She had been unwell for a number of years, suffering from peripheral neuropathy for a decade.

Here is the last page of her 2007 autobiography Some Sort of a Life, based on conversations with writer and director Jan Sargent:

I don’t think I’ll last much longer. I have to say that the contemplation of my own death only frightens me if I think it’s going to be painful and if I can’t control how I go. The idea of not being here only frightens me in terms of my vanity: I hope that I die looking good with my teeth in and that people won’t say awful things about me. I hope that the obituaries will be nice. Perhaps what I am writing now is my own; that’s what it feels like, some sort of a life story.

I don’t want another 20 years in pain; I can’t contemplate very much more of it. I want to say that’s enough, thank you, been there, done that, got all the T-shirts, let’s now finish it in a dignified fashion. I don’t want to die throwing up everywhere; I would just like to die nice and quietly. If only I hadn’t given that damn “Do It Yourself” book to somebody who never gave it back …

I love conversations and talking on the phone, but it’s probably because I have always lived alone. I’d miss gossip, not being here. I’d miss going to wonderful concerts listening to beautiful music. I don’t believe any longer in heaven; I don’t think I am going to hear beautiful harps in a mystical place. I think this is all there is. I’d miss music and my friends. I’ve got some wonderful friends that I’ve had for a very long time, and of course I’d miss my brother, my sister-in-law and my niece Vivien. I can’t really say “I’d miss” because I’d be dead, so I wouldn’t know how to; but if one could, those are the things I’d miss.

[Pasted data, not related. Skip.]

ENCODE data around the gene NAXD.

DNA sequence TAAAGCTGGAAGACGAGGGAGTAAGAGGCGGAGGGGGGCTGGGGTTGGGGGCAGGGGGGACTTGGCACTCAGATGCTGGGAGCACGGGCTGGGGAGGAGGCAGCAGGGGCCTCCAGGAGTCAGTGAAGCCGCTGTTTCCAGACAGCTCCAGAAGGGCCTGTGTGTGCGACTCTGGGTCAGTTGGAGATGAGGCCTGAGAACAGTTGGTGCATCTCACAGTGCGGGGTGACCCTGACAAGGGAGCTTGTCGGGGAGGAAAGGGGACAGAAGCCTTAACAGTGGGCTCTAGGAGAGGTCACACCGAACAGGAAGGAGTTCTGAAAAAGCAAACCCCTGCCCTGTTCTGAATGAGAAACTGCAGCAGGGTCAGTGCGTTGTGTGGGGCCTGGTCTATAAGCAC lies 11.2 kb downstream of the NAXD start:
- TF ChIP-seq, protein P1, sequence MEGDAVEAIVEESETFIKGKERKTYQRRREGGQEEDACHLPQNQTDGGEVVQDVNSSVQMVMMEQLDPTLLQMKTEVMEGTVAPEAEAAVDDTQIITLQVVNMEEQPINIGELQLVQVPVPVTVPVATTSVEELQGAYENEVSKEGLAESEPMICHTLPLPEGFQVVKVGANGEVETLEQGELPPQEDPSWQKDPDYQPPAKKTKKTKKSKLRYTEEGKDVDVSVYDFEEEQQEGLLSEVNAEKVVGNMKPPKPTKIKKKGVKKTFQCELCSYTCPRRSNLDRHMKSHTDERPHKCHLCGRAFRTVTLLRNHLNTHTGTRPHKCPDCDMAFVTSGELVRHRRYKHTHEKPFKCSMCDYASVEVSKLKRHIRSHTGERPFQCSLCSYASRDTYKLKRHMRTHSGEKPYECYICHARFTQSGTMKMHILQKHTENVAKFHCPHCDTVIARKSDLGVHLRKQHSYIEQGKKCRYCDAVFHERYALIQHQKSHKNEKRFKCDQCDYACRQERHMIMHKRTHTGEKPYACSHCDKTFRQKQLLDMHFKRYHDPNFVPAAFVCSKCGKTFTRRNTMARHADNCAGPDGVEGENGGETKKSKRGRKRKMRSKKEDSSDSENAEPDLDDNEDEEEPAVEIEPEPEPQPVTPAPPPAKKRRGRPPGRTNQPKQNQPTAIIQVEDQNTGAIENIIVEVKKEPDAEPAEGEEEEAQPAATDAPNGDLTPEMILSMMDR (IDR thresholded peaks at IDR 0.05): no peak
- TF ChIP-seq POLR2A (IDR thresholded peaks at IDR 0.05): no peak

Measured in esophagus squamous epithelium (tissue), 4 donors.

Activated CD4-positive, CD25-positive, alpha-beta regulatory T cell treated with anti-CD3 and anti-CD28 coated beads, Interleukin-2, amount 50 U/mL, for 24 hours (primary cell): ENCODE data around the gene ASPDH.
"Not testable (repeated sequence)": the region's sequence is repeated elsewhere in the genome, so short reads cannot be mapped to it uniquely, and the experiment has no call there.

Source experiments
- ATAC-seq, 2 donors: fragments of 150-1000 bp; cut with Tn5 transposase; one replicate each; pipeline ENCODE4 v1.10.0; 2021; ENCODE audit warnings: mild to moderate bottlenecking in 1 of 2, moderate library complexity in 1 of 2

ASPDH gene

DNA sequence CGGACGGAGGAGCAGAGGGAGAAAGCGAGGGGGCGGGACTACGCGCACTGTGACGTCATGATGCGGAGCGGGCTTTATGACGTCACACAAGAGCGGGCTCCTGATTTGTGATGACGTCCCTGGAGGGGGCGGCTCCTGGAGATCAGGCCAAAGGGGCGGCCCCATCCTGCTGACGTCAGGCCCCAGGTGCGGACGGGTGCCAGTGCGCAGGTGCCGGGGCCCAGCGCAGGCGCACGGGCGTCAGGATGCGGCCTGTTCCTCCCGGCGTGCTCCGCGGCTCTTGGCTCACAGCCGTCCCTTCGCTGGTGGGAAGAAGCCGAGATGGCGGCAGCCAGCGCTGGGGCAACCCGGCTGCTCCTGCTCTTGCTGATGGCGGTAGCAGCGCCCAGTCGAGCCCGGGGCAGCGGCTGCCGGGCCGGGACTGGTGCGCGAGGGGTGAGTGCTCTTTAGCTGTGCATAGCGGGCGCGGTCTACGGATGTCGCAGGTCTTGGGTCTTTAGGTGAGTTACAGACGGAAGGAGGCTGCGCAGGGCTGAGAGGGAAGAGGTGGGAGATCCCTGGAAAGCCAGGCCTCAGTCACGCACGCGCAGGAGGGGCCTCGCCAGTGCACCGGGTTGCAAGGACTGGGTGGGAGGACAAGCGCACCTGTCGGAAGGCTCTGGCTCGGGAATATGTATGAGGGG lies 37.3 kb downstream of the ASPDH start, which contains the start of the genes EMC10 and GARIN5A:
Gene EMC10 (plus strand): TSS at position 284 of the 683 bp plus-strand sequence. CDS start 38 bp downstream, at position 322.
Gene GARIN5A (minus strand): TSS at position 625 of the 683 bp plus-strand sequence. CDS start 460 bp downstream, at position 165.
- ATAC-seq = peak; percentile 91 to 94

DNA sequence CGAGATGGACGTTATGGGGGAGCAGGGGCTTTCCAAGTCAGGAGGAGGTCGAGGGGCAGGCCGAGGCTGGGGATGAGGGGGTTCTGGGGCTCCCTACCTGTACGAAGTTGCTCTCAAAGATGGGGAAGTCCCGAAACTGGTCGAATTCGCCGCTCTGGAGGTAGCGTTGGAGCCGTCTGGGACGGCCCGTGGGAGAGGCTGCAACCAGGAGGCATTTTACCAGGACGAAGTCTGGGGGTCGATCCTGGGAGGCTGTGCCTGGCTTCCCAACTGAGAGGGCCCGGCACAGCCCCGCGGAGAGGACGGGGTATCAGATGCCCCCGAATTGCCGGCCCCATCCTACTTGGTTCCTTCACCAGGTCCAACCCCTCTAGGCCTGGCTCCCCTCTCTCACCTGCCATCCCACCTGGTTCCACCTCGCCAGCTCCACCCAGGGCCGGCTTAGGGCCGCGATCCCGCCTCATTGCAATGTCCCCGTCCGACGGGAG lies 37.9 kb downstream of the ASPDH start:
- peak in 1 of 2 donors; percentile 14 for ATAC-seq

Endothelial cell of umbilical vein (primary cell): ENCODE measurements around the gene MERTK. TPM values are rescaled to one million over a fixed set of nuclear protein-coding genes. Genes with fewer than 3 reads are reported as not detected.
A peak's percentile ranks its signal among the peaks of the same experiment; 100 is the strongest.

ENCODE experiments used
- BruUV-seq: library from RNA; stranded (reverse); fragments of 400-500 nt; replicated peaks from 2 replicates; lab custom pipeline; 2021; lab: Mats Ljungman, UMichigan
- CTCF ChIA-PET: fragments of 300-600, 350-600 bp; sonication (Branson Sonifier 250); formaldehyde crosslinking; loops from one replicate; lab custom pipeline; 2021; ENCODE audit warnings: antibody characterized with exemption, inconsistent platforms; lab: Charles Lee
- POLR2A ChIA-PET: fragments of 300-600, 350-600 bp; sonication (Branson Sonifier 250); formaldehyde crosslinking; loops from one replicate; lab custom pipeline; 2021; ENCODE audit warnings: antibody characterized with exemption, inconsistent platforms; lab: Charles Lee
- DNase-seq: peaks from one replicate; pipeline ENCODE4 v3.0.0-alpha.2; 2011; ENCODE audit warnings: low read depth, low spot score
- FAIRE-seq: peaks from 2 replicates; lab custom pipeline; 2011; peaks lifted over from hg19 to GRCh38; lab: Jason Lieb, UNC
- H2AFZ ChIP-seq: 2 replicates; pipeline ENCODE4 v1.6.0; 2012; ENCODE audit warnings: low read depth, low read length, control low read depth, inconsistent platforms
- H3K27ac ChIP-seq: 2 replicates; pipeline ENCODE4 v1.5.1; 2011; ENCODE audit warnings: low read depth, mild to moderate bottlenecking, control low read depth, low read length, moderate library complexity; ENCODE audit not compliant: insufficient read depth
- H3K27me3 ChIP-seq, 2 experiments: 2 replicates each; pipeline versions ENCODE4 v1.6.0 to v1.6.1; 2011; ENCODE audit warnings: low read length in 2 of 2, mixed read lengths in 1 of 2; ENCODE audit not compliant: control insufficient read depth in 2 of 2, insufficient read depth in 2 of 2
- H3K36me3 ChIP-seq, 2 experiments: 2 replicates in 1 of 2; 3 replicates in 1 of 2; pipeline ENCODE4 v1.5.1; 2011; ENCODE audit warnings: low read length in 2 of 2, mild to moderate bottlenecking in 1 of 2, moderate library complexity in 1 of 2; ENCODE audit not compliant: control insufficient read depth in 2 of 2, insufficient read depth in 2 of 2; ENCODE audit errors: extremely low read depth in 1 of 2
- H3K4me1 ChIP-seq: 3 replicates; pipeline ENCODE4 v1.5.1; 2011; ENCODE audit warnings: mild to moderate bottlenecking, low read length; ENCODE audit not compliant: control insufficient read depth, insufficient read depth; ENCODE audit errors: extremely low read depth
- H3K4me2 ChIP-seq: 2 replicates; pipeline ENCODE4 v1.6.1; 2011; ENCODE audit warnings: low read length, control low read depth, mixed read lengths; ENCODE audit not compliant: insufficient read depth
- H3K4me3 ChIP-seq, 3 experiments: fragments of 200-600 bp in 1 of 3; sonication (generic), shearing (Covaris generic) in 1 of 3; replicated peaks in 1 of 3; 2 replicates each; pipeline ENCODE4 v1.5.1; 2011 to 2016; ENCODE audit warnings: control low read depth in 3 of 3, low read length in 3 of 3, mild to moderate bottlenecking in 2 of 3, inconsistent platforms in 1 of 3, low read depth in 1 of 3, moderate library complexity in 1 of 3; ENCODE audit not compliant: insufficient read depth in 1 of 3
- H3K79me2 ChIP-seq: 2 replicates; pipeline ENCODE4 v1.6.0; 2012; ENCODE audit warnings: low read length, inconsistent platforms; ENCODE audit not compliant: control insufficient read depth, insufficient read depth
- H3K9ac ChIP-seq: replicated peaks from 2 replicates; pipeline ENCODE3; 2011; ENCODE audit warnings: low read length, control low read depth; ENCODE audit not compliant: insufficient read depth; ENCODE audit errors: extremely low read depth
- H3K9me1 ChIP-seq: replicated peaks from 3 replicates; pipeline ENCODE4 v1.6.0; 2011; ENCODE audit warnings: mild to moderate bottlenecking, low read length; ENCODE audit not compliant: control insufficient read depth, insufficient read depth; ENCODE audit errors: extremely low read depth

R.I.P. Miriam Karlin (Miriam Samuels) 1925-2011

1911 No. 1: Vincent Price

Posted in 1911, Culture, Obituaries with tags , , , , , , , , , , , , on May 27, 2011 by Robin Gosnall

Taking a look back at what happened 100 years ago, I find that the actor Vincent Price was born on 27 May 1911. The clip is from The Comedy of Terrors, one of the funniest films you will ever see. Featuring Vincent Price himself, Peter Lorre, Boris Karloff, and Basil Rathbone. If you don’t believe that a film could have such a great cast, check it out.

Vincent Price, a Suave but Menacing Film Presence, Is Dead at 82 (New York Times obituary)

Search terms for 7 days ending 2011-05-09

Posted in Blog Stats, Culture, Food, Music with tags , , , , , , , , , , , , , , , , , , , , , , , , , , , , on May 9, 2011 by Robin Gosnall

More bizarre search terms that have been typed in by people probably not looking for this blog, but who ended up here anyway …